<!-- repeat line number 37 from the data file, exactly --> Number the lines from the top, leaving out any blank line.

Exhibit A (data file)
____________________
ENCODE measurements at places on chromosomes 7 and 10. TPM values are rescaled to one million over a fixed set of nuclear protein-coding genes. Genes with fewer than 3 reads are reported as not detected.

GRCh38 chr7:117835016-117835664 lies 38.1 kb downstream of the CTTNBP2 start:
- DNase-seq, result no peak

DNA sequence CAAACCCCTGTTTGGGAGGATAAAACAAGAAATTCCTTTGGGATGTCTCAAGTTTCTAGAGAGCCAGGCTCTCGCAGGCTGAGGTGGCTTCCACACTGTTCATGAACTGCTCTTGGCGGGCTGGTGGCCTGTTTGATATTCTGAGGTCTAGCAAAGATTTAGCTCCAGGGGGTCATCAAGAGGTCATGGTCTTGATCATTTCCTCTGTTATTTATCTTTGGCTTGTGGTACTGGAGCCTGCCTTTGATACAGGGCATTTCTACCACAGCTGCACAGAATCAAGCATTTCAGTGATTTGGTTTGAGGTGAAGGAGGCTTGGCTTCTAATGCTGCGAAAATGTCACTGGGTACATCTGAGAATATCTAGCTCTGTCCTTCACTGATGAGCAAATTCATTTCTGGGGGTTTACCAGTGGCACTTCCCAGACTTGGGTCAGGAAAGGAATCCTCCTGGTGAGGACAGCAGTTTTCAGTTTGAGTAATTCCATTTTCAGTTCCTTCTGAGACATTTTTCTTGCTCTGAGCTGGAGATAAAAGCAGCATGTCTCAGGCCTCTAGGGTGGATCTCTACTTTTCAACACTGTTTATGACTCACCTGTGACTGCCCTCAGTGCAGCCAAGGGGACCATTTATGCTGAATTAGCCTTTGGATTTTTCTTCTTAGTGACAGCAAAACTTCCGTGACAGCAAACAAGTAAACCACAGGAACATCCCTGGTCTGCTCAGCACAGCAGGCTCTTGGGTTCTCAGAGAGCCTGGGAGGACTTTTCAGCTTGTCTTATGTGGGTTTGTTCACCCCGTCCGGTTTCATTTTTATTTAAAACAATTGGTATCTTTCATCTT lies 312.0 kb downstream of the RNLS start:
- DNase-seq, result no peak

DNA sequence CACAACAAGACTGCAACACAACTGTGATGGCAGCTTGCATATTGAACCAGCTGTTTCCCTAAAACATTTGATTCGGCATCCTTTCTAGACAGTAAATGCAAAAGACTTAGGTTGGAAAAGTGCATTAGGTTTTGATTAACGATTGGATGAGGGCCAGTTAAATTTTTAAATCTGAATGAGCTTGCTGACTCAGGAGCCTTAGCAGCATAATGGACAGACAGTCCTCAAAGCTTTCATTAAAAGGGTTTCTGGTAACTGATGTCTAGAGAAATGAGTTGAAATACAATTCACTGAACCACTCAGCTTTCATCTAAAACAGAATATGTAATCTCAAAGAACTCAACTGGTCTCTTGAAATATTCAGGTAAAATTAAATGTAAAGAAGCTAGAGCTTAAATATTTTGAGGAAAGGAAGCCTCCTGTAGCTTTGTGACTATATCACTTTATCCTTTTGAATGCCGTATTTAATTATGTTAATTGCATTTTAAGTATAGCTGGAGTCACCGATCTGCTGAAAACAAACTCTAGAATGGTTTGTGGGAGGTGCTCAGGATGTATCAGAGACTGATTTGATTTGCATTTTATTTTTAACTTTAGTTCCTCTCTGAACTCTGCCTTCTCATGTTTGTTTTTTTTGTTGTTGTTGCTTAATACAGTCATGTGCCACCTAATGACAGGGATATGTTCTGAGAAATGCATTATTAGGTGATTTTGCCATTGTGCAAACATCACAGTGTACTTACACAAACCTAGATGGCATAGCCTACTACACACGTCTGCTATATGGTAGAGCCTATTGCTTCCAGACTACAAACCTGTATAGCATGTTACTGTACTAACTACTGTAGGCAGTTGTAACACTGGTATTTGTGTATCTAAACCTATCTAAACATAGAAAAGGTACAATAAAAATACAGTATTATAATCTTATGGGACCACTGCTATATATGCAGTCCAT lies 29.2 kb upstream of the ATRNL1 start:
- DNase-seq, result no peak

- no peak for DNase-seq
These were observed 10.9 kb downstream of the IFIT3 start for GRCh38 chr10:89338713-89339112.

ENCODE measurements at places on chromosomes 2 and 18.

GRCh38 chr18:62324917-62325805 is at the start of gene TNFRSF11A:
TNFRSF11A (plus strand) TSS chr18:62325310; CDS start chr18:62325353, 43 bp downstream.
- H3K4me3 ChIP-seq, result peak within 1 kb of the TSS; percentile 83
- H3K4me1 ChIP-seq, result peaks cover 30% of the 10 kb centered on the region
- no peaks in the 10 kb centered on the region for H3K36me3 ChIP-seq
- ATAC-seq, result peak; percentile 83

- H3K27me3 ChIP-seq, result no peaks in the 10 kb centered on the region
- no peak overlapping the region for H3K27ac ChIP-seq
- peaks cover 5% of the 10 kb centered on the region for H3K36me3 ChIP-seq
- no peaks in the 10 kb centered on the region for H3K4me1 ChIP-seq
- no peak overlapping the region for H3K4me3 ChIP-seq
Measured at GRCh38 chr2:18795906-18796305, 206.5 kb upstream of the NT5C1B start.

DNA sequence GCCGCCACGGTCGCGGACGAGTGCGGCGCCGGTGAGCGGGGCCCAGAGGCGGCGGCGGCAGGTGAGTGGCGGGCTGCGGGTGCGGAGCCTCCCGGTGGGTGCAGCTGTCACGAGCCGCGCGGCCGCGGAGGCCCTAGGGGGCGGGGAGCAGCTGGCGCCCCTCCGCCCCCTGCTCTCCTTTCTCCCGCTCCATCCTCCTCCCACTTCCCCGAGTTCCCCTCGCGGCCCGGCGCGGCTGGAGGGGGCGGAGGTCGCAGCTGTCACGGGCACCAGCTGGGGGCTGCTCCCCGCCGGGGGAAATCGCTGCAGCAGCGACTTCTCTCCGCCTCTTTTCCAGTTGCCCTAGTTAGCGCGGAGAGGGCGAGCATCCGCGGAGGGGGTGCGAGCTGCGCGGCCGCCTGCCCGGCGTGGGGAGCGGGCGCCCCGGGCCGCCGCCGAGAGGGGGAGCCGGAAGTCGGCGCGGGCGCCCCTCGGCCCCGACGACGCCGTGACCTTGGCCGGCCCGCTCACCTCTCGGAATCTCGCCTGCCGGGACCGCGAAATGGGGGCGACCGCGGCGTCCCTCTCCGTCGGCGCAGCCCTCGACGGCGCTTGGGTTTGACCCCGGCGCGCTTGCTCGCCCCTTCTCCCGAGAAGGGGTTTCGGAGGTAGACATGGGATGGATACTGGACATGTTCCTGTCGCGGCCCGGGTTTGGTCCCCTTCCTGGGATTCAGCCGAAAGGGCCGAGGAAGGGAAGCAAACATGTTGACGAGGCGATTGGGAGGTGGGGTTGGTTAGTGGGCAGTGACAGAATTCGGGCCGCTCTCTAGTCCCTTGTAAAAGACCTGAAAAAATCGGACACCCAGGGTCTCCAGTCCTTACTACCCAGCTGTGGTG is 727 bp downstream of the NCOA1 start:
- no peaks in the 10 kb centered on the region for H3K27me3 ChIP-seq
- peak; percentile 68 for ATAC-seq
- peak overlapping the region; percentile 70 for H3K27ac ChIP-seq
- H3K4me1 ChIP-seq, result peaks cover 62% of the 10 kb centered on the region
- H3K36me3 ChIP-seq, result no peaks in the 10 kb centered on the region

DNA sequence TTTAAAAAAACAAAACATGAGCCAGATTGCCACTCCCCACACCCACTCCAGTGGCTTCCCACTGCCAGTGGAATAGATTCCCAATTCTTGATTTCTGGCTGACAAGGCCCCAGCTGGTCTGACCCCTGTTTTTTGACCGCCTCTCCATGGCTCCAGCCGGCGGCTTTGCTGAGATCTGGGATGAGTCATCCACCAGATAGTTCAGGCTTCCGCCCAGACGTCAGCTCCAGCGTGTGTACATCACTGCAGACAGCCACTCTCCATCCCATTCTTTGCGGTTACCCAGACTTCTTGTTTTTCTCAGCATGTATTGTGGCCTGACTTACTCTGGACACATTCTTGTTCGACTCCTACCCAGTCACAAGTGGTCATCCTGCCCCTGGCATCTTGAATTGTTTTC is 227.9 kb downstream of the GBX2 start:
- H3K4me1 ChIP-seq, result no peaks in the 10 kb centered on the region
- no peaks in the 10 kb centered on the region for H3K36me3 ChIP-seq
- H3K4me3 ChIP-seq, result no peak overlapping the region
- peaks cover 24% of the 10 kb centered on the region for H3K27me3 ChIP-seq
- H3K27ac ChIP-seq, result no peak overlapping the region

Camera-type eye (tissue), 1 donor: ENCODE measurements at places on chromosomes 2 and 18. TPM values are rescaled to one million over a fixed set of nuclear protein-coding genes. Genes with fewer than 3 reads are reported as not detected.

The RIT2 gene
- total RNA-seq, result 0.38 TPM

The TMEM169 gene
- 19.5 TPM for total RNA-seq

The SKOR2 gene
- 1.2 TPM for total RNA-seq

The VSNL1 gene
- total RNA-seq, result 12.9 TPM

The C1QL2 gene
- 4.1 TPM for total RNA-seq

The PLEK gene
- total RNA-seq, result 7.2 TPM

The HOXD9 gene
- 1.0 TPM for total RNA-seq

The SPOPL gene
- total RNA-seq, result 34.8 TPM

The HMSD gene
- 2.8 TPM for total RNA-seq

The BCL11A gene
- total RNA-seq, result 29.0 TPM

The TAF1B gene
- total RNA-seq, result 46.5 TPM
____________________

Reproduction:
- total RNA-seq, result 0.38 TPM